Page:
Dentist working on a patient

His eyes are brown. Hazel, when it’s bright, when light floods the  room overlooking the park. They remind you of your father’s. He looks vaguely like him all around. Face: fleshy, honest. Skin: brown. Eyebrows, both thick and sparse at once, taking up a lot of room on his face, without actually being heavy, each hair declaring independence on its own patch of skin. Pioneers, frontiersmen. Under the eyes he has bags and you wonder what a dentist’s assistant lies awake worrying about when all he does is hold instruments of pain for someone else to inflict, isn’t his whole job to scrape coffee off your teeth. Fleshy moles. Your dad had them too, dotting his neck, and this guy shares your abomination. You get yours lasered off. Insurance doesn’t kick in a dime.

You are attracted to him. Men who remind you of your father always draw your eye. When you were a kid you tried to get a glimpse of his dick a lot, but he wasn’t really the kind to parade around naked like your mother. You saw it once, shriveled, hairy, beautiful, but there was no satisfaction in this because by then he was already sick and his eyes were yellow and he looked fuzzy and confused and he’d just forgotten to button up his striped pajama bottoms after he’d peed and there was a spot of yellow urine on his pants and this wasn’t how you’d wanted to see his dick. It had looked nothing like yours. 

You’re ashamed of it, this weird fascination you have with the man your mother fell in love with. You can guess every one of her reasons. His kindness. His voice, his husky husky voice. This guy has that too, but it bothers you a little, this weird accent he has. You ask where he is from. Long Island, he says. Bullshit, you think. Where are you from from, you don’t say. Whereabouts in Long Island?  You don’t know what his answer means, and anyway your mouth is numb and every time you try to make conversation your dentist has to take his fingers out and they are in there up to the knuckle but it doesn’t matter because the gas is going and it feels nice and it’s kind of why it’s okay for you to be lying there thinking about how your dead father was a beautiful man and how did your mom ever catch his eye with her droopy breasts and her not exactly showering every day.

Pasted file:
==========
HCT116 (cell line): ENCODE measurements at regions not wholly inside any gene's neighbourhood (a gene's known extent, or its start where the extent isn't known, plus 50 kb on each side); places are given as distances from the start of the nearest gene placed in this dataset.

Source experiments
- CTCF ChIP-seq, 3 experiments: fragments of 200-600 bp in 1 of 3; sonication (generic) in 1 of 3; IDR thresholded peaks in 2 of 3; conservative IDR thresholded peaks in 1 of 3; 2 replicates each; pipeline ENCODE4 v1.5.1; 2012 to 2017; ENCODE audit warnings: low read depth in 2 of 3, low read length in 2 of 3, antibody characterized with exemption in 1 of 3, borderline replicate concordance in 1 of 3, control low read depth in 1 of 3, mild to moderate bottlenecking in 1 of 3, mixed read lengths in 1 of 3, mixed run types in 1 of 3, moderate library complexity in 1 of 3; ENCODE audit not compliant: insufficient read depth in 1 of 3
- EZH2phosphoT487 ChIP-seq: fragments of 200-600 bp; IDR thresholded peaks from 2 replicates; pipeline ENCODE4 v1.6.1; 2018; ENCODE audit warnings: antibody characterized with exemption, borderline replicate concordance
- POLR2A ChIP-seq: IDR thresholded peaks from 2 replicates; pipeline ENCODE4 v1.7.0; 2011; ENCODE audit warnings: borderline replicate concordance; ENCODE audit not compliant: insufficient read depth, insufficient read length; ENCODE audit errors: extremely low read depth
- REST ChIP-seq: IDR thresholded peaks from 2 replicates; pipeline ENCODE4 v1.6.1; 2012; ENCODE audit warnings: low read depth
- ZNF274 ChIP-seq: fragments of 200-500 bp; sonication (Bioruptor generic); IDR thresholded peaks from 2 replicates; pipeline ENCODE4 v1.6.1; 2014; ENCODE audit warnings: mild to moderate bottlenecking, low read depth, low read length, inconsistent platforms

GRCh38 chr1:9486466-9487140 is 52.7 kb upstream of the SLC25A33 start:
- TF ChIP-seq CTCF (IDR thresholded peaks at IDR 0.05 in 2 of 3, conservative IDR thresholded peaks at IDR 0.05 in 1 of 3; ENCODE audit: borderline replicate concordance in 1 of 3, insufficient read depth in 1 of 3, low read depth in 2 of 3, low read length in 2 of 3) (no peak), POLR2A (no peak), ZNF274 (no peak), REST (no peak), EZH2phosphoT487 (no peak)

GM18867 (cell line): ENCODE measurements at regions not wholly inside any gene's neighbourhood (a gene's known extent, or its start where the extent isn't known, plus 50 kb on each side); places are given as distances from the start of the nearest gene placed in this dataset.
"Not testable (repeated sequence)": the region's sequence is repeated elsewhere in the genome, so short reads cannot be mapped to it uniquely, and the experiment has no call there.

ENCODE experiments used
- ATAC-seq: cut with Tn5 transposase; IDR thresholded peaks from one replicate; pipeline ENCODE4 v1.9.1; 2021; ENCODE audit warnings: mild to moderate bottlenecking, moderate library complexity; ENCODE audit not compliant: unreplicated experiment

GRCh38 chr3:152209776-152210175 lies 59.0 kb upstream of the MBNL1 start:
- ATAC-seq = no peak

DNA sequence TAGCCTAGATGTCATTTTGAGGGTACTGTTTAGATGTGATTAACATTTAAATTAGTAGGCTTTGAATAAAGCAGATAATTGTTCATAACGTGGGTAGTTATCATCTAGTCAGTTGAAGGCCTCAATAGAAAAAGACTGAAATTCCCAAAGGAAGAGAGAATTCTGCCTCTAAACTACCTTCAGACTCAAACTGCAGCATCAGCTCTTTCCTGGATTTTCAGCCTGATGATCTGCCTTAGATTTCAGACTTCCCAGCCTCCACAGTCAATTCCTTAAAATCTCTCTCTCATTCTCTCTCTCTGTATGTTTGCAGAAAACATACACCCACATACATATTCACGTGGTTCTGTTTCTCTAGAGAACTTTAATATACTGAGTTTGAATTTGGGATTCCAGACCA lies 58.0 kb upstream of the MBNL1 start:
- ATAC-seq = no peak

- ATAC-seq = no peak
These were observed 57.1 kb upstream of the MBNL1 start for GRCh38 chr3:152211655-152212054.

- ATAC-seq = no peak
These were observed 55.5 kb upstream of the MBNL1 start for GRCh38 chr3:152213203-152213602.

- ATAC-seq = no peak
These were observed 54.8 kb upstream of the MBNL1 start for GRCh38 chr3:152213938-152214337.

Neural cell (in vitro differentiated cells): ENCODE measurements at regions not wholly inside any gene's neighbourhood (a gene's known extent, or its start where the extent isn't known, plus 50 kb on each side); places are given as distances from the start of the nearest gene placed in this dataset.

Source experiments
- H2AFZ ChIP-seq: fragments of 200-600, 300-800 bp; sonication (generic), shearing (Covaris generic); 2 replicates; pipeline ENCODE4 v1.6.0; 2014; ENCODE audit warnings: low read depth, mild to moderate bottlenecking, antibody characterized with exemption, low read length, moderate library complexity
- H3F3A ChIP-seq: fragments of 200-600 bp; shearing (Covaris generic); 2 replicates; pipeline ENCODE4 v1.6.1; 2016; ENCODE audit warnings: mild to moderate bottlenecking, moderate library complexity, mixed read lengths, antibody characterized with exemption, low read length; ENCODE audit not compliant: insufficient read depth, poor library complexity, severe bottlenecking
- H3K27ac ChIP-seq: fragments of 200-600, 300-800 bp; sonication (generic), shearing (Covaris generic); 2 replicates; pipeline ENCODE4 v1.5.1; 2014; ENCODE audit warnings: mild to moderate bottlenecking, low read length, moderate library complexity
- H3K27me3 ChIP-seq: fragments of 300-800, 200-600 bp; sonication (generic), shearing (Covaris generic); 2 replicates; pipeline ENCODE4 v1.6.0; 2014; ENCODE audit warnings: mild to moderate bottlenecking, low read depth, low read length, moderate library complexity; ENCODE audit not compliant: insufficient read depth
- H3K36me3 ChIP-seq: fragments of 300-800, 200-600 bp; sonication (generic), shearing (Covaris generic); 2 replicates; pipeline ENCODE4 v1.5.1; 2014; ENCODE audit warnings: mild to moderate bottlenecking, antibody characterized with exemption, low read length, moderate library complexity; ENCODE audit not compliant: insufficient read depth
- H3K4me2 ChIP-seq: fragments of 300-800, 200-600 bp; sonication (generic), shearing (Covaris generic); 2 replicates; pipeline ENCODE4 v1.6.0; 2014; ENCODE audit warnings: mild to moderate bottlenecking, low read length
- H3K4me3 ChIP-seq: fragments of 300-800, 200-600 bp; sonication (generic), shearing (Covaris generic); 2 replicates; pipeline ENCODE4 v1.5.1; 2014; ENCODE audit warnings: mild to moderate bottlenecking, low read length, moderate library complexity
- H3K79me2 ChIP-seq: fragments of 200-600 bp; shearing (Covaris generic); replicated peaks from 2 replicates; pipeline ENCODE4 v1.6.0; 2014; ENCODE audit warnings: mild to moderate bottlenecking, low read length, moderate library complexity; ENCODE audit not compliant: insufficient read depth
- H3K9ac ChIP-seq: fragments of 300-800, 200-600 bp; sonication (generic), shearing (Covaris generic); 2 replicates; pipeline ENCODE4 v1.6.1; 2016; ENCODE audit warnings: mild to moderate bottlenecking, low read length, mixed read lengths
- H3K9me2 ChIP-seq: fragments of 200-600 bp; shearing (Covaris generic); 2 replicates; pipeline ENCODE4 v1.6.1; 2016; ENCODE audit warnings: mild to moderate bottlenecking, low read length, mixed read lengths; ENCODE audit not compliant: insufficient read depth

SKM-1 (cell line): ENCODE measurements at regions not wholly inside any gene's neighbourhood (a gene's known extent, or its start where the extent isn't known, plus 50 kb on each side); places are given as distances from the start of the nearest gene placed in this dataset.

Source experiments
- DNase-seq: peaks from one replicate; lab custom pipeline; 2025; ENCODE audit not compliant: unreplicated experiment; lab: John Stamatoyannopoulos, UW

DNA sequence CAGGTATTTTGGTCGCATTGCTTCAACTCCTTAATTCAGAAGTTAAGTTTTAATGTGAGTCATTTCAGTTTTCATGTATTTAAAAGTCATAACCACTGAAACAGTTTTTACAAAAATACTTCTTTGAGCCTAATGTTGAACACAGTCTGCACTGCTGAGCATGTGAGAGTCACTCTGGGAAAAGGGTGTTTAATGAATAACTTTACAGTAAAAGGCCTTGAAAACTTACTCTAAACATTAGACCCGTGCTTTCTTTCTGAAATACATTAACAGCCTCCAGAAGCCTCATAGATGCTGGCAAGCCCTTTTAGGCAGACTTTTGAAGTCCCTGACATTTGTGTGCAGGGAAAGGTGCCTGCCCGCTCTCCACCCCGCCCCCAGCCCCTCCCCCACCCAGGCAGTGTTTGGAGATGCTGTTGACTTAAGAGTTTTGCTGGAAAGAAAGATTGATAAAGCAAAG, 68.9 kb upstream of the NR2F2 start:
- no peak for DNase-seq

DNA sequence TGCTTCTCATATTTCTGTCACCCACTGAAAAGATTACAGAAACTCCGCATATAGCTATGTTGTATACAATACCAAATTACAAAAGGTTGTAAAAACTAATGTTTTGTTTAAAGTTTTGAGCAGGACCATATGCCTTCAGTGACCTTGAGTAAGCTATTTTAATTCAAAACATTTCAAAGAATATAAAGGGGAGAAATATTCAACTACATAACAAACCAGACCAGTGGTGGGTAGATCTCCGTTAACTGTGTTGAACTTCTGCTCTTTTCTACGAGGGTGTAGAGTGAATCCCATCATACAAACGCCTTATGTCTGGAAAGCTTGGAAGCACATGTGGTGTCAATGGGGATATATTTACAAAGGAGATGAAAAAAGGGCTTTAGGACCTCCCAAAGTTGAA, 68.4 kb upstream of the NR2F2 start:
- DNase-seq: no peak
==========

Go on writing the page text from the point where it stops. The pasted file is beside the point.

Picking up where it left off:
Your doctor asks you to lay still, this part requires that the tooth dry before they glue the crown in, and every time you move your mouth the bit he has to keep dry gets wet and then the glue won’t stick and these things cost a lot of money so just hang on for a minute okay. Do you need the gas a little higher?  You shake your head. Naseous. Too much of a good thing. Your father used to have an orange after dinner, he’d call it dessert, and then rub his belly, groaning out his satisfaction. Rub-a-dub-dub, belly-rub. What a man, you would think in disgust, looking at him across the table, where you were boycotting the chocolate-less dessert. What is it to have standards so low than an orange will satisfy them all. Where is his hunger.

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